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I recently visited a school friend of mine who is now a farm manager at Boschendal Estate in the Franschhoek Valley. Boschendal is well known for its wine, but Jason Carroll manages, among other things, the grass-fed beef on the farm. I wanted to visit Jason at Boschendal because I had noticed,  from Jason’s social media posts, that he is applying many of the sustainable agriculture practices that we at Trace & Save advocate for, and encourage farmers to adopt. I was very encouraged by my visit, because passionate people have a way of exciting and inspiring, especially when the passion is one you share. And Jason is passionate about sustainable agriculture. Jason’s main point of reference is learning from nature, and applying natural principles in managing his pasture and cattle herd. Their approach to agriculture at Boschendal is: “Working with nature, producing real food”.

Boschendal Grass-fed beef

Jason said he was inspired to figure out how to farm in a more sustainable, natural manner, when he began to realise the amount of hormones and chemicals which had started being used in food production, and when he thought of his daughter growing up, he would not want her to be eating such food. He desires for her to grow up eating healthy, nutritious food, which was grown using principles of nature. That is why he grows grass-fed cattle, with no use of hormones. He also believes in the principle that what is beneficial to the environment, is beneficial to people.

One of the things which Jason pointed out on more than one occasion is that he is in his pastures, and between his cattle, constantly. This allows him to regularly monitor and adjust his management in response to the current conditions, which include the weather, pasture, soil and cattle. He says, “the most fertile thing is a farmers footprints”.


They do not use any chemical fertilisers on their pastures at Boschendal, relying rather on compost – made on the farm, compost tea, and plant a large amount of legumes, to supply the nutrients that the plants need. Jason also says that by freely providing various nutrients – all in organic forms – to the cattle, they will show what they need, and therefore what is lacking in the pastures. For example, if the cattle eat a lot of the calcium based feed, he plants more chicory the next season, which is high in calcium. Another source of nutrients in the pastures is that they have mobile broiler and layer chicken pens, which they move around on the pasture each day. The chickens are fed in the pens, where they roost at night, and are then allowed to roam free in the pastures during the day. This has multiple benefits – the manure from the chickens is deposited below the pens each night, fertilising the soil, and as the chickens roam free in the pastures each day they both deposit their manure and scratch in the cattle manure, helping to break it down and incorporate it into the soil at a faster than usual rate.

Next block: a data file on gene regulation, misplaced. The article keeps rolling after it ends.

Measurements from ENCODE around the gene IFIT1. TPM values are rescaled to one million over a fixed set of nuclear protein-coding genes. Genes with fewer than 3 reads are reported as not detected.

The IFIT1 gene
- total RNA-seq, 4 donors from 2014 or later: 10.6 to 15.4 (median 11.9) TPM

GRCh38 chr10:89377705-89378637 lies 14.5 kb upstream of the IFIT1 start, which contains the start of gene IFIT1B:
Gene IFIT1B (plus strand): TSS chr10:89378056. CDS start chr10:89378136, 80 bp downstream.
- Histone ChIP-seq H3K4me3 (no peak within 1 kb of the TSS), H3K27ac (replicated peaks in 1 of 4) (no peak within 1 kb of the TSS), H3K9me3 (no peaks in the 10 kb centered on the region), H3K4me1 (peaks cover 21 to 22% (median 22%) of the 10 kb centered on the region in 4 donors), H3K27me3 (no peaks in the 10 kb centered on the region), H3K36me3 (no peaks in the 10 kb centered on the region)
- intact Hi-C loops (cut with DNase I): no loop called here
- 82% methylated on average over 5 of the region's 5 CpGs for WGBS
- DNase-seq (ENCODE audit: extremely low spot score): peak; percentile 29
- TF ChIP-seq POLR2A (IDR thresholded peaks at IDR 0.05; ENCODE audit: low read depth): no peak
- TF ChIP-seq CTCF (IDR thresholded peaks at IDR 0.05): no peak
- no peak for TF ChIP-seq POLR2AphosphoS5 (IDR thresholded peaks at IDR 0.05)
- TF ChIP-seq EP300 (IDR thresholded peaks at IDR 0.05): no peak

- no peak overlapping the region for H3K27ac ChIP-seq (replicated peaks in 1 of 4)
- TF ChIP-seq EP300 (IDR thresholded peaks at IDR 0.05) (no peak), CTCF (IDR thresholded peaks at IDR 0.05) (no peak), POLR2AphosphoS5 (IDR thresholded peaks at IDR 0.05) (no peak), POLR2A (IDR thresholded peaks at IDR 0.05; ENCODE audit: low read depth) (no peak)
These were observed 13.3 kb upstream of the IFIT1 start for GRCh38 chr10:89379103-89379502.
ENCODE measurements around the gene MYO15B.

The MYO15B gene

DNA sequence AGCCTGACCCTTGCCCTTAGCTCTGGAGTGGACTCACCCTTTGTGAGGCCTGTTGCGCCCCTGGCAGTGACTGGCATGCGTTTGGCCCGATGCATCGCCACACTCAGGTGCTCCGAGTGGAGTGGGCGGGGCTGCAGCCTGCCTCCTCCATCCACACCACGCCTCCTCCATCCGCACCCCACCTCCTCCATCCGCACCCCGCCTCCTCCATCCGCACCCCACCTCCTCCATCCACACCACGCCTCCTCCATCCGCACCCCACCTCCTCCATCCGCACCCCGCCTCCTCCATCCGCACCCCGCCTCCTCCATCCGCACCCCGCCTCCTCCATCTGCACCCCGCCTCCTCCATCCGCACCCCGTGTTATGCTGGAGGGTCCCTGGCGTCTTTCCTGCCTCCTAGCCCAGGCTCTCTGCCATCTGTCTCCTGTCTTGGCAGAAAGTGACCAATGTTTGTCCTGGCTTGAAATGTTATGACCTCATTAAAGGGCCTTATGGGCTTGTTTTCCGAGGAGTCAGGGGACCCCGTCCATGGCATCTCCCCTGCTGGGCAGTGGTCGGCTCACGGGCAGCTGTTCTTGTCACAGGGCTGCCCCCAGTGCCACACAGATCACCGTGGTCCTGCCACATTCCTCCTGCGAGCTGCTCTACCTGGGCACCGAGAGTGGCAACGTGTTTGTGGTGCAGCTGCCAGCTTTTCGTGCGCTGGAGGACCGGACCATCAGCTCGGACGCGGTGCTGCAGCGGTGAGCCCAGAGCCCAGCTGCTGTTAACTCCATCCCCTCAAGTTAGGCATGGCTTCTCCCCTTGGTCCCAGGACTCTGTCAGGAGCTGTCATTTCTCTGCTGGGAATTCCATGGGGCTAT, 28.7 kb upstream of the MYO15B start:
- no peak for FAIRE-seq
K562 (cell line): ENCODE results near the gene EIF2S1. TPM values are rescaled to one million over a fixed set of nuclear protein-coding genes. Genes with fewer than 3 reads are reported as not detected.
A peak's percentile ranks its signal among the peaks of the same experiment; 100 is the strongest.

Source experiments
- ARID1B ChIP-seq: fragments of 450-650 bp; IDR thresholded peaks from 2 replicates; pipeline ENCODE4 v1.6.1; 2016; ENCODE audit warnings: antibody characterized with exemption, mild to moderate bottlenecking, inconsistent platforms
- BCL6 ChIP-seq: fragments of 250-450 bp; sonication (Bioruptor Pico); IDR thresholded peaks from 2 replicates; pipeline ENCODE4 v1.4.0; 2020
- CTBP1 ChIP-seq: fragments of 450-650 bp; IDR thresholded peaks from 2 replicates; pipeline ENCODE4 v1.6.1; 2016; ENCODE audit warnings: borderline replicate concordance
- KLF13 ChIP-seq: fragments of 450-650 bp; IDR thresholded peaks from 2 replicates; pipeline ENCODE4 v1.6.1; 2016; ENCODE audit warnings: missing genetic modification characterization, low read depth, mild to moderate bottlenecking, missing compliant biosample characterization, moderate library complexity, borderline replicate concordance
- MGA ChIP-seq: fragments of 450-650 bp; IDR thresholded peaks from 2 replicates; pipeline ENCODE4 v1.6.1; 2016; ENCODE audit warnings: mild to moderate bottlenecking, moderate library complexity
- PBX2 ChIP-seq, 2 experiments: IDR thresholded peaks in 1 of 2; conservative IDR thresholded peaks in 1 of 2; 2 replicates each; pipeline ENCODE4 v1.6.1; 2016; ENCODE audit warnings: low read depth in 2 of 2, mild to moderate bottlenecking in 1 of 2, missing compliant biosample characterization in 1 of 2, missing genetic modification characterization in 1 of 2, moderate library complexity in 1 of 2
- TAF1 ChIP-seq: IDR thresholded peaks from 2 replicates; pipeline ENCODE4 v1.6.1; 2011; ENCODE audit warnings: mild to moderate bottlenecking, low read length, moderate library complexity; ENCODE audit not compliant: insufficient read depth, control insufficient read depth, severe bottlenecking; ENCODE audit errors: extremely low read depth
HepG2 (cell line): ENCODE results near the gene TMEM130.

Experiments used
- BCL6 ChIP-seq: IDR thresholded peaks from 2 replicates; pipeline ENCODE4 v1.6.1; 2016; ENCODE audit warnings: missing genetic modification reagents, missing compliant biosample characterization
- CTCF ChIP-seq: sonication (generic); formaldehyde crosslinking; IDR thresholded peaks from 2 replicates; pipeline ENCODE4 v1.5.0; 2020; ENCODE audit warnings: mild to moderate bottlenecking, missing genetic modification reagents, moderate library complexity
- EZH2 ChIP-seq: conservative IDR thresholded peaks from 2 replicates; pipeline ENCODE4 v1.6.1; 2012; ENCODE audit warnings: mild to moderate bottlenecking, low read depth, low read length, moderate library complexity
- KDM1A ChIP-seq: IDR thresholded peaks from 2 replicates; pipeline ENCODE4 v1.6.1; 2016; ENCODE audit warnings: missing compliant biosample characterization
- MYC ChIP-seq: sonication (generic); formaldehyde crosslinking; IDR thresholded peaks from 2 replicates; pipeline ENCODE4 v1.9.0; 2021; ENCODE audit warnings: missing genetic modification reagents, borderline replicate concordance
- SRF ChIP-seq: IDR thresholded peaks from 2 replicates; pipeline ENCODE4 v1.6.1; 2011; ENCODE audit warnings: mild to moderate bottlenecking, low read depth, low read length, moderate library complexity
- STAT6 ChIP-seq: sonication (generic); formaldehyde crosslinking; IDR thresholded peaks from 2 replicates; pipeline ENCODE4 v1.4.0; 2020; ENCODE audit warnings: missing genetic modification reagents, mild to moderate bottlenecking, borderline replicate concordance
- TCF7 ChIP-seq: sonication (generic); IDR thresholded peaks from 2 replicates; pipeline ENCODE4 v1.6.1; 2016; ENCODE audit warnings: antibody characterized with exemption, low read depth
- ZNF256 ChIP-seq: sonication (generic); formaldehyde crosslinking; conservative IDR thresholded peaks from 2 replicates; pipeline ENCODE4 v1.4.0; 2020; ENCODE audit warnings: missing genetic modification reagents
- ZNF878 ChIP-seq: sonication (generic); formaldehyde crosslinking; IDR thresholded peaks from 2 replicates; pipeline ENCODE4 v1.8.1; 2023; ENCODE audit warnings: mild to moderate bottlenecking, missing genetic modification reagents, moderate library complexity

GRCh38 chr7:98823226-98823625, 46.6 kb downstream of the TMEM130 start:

Chicken pens

Jason does not believe in using herbicides to control weeds in the pastures. He stated, “Why would I need to spray chemicals on the weeds if the cows will do it for me?” They use an intensive, rotational grazing system (read more on this here) to ensure full utilisation of the pasture on the farm, moving the cattle at least twice a day. By doing this, they ensure the cattle eat all of the available food in the pasture, including the weeds. The evidence of this can be seen in the photo below.

Cattle grazing

I really enjoyed my visit at Boschendal. I often hear concerns around the lack of young farmers in South Africa, but with young people like Jason who are passionate about providing food to the people of South Africa in an environmentally friendly, socially equitable and responsible, and financially viable manner, I am filled with hope for the future.

Craig Galloway